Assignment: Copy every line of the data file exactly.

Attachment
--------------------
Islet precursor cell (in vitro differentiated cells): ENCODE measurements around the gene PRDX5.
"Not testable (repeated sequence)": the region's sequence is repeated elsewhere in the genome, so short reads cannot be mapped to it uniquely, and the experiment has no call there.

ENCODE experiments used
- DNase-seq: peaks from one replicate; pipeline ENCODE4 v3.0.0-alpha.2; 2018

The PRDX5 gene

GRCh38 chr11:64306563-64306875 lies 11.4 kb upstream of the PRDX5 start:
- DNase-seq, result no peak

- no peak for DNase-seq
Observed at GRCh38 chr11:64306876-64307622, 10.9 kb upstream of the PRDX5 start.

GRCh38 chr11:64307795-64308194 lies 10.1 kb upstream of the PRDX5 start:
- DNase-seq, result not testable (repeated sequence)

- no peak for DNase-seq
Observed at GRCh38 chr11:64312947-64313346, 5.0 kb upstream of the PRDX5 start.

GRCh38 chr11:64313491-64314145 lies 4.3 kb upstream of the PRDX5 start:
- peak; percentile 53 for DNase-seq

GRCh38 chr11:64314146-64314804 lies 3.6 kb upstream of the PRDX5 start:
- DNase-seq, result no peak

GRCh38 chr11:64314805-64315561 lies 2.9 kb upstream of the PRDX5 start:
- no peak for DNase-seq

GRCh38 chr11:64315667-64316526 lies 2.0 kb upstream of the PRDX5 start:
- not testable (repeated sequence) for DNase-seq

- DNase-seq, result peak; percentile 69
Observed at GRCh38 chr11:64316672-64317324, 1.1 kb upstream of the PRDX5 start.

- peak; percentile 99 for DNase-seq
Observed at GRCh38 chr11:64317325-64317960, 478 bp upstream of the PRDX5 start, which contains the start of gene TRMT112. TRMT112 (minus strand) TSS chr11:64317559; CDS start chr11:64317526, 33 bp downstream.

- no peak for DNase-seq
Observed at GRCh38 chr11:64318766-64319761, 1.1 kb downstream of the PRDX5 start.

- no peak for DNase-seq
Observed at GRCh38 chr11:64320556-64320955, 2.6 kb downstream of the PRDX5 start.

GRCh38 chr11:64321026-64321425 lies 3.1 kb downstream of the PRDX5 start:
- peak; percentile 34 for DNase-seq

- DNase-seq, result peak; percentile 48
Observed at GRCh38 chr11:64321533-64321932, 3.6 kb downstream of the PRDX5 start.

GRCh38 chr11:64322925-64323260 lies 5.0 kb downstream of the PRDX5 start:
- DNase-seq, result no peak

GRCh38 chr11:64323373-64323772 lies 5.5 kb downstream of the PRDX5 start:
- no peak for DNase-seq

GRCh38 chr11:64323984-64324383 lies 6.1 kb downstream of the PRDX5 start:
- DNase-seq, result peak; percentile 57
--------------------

Islet precursor cell (in vitro differentiated cells): ENCODE measurements around the gene PRDX5.
"Not testable (repeated sequence)": the region's sequence is repeated elsewhere in the genome, so short reads cannot be mapped to it uniquely, and the experiment has no call there.

ENCODE experiments used
- DNase-seq: peaks from one replicate; pipeline ENCODE4 v3.0.0-alpha.2; 2018

The PRDX5 gene

GRCh38 chr11:64306563-64306875 lies 11.4 kb upstream of the PRDX5 start:
- DNase-seq, result no peak

- no peak for DNase-seq
Observed at GRCh38 chr11:64306876-64307622, 10.9 kb upstream of the PRDX5 start.

GRCh38 chr11:64307795-64308194 lies 10.1 kb upstream of the PRDX5 start:
- DNase-seq, result not testable (repeated sequence)

- no peak for DNase-seq
Observed at GRCh38 chr11:64312947-64313346, 5.0 kb upstream of the PRDX5 start.

GRCh38 chr11:64313491-64314145 lies 4.3 kb upstream of the PRDX5 start:
- peak; percentile 53 for DNase-seq

GRCh38 chr11:64314146-64314804 lies 3.6 kb upstream of the PRDX5 start:
- DNase-seq, result no peak

GRCh38 chr11:64314805-64315561 lies 2.9 kb upstream of the PRDX5 start:
- no peak for DNase-seq

GRCh38 chr11:64315667-64316526 lies 2.0 kb upstream of the PRDX5 start:
- not testable (repeated sequence) for DNase-seq

- DNase-seq, result peak; percentile 69
Observed at GRCh38 chr11:64316672-64317324, 1.1 kb upstream of the PRDX5 start.

- peak; percentile 99 for DNase-seq
Observed at GRCh38 chr11:64317325-64317960, 478 bp upstream of the PRDX5 start, which contains the start of gene TRMT112. TRMT112 (minus strand) TSS chr11:64317559; CDS start chr11:64317526, 33 bp downstream.

- no peak for DNase-seq
Observed at GRCh38 chr11:64318766-64319761, 1.1 kb downstream of the PRDX5 start.

- no peak for DNase-seq
Observed at GRCh38 chr11:64320556-64320955, 2.6 kb downstream of the PRDX5 start.

GRCh38 chr11:64321026-64321425 lies 3.1 kb downstream of the PRDX5 start:
- peak; percentile 34 for DNase-seq

- DNase-seq, result peak; percentile 48
Observed at GRCh38 chr11:64321533-64321932, 3.6 kb downstream of the PRDX5 start.

GRCh38 chr11:64322925-64323260 lies 5.0 kb downstream of the PRDX5 start:
- DNase-seq, result no peak

GRCh38 chr11:64323373-64323772 lies 5.5 kb downstream of the PRDX5 start:
- no peak for DNase-seq

GRCh38 chr11:64323984-64324383 lies 6.1 kb downstream of the PRDX5 start:
- DNase-seq, result peak; percentile 57